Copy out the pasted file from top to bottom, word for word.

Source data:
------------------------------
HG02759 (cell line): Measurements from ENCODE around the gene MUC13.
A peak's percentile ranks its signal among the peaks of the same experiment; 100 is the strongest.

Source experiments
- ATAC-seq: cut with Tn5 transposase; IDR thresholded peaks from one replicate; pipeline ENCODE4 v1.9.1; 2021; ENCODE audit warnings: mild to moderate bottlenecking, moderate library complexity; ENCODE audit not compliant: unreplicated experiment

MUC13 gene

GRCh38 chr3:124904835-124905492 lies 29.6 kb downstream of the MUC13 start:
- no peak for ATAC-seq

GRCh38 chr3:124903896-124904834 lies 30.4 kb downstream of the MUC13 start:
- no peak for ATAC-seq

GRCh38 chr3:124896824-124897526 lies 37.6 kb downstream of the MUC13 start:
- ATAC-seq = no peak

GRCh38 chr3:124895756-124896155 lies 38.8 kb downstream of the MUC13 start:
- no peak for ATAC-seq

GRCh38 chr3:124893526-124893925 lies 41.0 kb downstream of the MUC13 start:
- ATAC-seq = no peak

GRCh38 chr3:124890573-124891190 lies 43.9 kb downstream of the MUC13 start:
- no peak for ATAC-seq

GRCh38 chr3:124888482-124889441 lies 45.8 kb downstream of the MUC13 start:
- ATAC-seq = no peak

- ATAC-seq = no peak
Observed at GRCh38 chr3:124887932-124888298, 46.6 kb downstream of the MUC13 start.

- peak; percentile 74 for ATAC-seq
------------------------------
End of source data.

HG02759 (cell line): Measurements from ENCODE around the gene MUC13.
A peak's percentile ranks its signal among the peaks of the same experiment; 100 is the strongest.

Source experiments
- ATAC-seq: cut with Tn5 transposase; IDR thresholded peaks from one replicate; pipeline ENCODE4 v1.9.1; 2021; ENCODE audit warnings: mild to moderate bottlenecking, moderate library complexity; ENCODE audit not compliant: unreplicated experiment

MUC13 gene

GRCh38 chr3:124904835-124905492 lies 29.6 kb downstream of the MUC13 start:
- no peak for ATAC-seq

GRCh38 chr3:124903896-124904834 lies 30.4 kb downstream of the MUC13 start:
- no peak for ATAC-seq

GRCh38 chr3:124896824-124897526 lies 37.6 kb downstream of the MUC13 start:
- ATAC-seq = no peak

GRCh38 chr3:124895756-124896155 lies 38.8 kb downstream of the MUC13 start:
- no peak for ATAC-seq

GRCh38 chr3:124893526-124893925 lies 41.0 kb downstream of the MUC13 start:
- ATAC-seq = no peak

GRCh38 chr3:124890573-124891190 lies 43.9 kb downstream of the MUC13 start:
- no peak for ATAC-seq

GRCh38 chr3:124888482-124889441 lies 45.8 kb downstream of the MUC13 start:
- ATAC-seq = no peak

- ATAC-seq = no peak
Observed at GRCh38 chr3:124887932-124888298, 46.6 kb downstream of the MUC13 start.

- peak; percentile 74 for ATAC-seq